It’s not every day that a film can inspire you to raid your kids’ sugar stash and gleefully jettison it into the trash. But “That Sugar Film,” even with its contrived cinematic hijinks, does exactly that. In my experience, no other film, book or article has been as compellingly persuasive about sugar’s insidious effect on one’s health. Or maybe just watching my kids burgeoning addiction to sugar over the years made me a particularly captivated audience.
In “That Sugar Film,” Damon Gameau, an Australian actor-director who has not eaten refined sugars for years, decides to consume 40 teaspoons of sugar a day, the average Aussie’s intake. The twist? Gameau limits himself to consuming hidden sugars—the sugars found in so-called healthy foods, such as baked beans, cereal, yogurt, juice and sport drinks. He eats the same amount of calories he did before, too—and still gains weight, along with a host of other disturbing medical symptoms.
Similar to “Supersize Me,” in which Morgan Spurlock ingests only McDonald’s food for a month and keeps a medical team handy to document the results, Gameau’s team records in minute detail the changes to his health. What he learns along the way about the consequences of a high-sugar diet is no less than horrifying. Within three weeks, he starts to develop fatty liver disease, and by the end incurs early type 2 diabetes and increased heart-disease risks. Not to mention a potbelly—he packs on 15 pounds around his waist—even though he exercised the same amount as before. He also suffers from moodiness, sugar cravings and crashes, a decreased attention span and hyperactivity followed by lethargy.
Gameau’s main point is that sugar creep is everywhere. Not only is sugar now found in 80 percent of the food we eat, it’s found in increasingly high ratios. Here are a few other significant tidbits from the film.
A calorie is not just a calorie
Gameau suggests that calories from sugar cause more visceral fat, the deep belly fat closely linked to heart disease and diabetes, than subcutaneous fat—the fat’s that just below the skin. Several studies show that the type of sugar you ingest matters and that fructose, rather than glucose, increases visceral fat. To illustrate just how much sugar is in certain foods, Gameau measures the sugar equivalent out in teaspoons alongside the product in questions, such as chicken teriyaki sauce. Sometimes Gameau opts to simply consumer the pure sugar equivalent of what’s in the food. So he sprinkles six teaspoons of sugar on top of his chicken—which is surprisingly painful to watch him ingest.
Sugar belly is a real thing: it’s the body fat that is stored within the abdominal cavity and is therefore stored around a number of important internal organs, such as the liver, pancreas and intestines. It can have a dangerous affect on how our hormones function.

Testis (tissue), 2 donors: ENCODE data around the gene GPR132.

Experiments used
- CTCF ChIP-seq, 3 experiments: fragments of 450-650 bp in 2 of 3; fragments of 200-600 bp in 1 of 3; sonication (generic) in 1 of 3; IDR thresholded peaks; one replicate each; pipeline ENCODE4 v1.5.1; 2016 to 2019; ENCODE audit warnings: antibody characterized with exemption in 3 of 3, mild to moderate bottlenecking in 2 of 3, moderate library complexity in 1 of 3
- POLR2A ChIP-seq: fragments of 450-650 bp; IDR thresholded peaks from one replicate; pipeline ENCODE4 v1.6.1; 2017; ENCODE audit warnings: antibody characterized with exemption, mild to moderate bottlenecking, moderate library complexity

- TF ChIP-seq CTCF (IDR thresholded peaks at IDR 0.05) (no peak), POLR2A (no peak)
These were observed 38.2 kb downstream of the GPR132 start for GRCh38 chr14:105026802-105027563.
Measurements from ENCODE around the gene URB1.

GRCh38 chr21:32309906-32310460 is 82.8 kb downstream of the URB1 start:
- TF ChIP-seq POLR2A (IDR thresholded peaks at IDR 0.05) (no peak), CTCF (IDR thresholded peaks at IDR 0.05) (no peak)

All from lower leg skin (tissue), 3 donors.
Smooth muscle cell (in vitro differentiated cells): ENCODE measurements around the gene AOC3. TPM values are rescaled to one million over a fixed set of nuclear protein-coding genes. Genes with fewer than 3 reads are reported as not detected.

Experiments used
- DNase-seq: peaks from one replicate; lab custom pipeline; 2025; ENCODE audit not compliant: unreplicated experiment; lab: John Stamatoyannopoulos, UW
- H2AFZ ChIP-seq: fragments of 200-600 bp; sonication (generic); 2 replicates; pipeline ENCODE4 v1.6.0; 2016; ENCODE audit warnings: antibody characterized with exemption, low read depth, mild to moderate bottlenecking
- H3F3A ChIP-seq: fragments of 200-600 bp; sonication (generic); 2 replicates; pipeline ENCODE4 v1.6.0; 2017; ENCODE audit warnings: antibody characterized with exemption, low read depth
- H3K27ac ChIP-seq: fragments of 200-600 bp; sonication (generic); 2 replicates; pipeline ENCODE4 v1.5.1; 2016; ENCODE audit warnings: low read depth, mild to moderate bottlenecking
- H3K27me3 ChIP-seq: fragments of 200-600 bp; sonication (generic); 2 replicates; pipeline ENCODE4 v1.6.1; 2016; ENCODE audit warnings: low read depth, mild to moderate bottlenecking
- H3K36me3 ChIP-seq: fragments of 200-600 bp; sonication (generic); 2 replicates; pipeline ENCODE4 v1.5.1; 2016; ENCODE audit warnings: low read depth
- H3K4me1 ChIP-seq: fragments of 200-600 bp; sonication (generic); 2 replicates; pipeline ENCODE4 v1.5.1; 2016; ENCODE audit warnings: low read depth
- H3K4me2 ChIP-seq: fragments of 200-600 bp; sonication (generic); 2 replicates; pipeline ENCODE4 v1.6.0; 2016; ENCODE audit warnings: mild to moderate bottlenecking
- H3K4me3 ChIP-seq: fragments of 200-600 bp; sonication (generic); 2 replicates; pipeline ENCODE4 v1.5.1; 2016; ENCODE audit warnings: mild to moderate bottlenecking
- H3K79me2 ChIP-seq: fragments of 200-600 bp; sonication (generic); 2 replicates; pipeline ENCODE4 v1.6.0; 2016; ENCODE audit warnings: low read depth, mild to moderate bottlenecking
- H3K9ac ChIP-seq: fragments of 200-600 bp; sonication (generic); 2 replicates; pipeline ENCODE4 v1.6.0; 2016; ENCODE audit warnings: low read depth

All sugar is guilty
Most of the sugar we encounter is a combination of glucose and fructose (sucrose is an even 50-50 split between the two, while high fructose corn syrup comes in either 55%-45% fructose-glucose or 42%-58% pairings). It’s difficult to find anything that’s mostly glucose, which means our sweeteners are setting us up for weight gain, and more insidiously, metabolic changes that can make us more prone to heart disease and diabetes. Whether you consume maple syrup (48.5% fructose and 51.5% glucose) or high fructose corn syrup or fruit juice concentrates, you are still consuming fructose. Fructose is sweeter than glucose, which accounts for its ubiquity.
Most processed foods have carefully calculated bliss points: amount of an ingredient such as salt, sugar or fat, which optimizes palatability. The amounts are shockingly high. The Cheesecake Factory Black-out Cake has 38 teaspoons of added sugar per serving, Starbucks Java Chip Frappuccino (venti) has 18.5 added teaspoons, and a Jamba Juice Banana Berry (power size) has 33.5 added teaspoons. For context, most women should get no more than 100 calories (3 teaspoons) a day from added sugars. Most men should get no more than 150 calories (4.5 teaspoons).
Sugar as hormone disruptor
Originally, people got their sugar in small amounts from the fructose in fruit. Over time, our brains became wired to be addicted to fructose. We now tend to gorge on sugar and HFCS, and it is the subsequent abnormal spikes in insulin that are causing trouble. The extra fructose and glucose effectively act like endocrine disrupters, sending our hormones haywire. Even large quantities of fresh-pressed juice can be harmful in large quantities, as there is no fiber to provide a feeling of bulk and fullness and automatic deterrent against over consumption.
The upshot of sugar in everything means that our palates have become habituated to sugar—and our palate keeps seeking it out. One of the most edifying scenes from the film is the bit about a phenomenon dubbed “Mountain Dew mouth,” after Appalachia’s favorite drink and the resulting high incidence of rotted teeth. One teenager in the movie had to have all his teeth pulled, but even that was not enough of a deterrent for him to restrain his 5 or 6 soda a day consumption.
Watching all the sugar being exposed, calculated, eaten, drunk and transformed into body bloat, I realized what a privilege it is to choose to not eat sweet food. Call it bitter privilege. It’s enough to make me have urgent cravings for a big salad, dressed with oil and vinegar. It doesn’t mean I won’t consume any sugar — dark chocolate has its place — but I will consume sugar more responsibly. One spoonful of sugar may make the medicine go down, but too many spoonfuls and you will soon need medical intervention.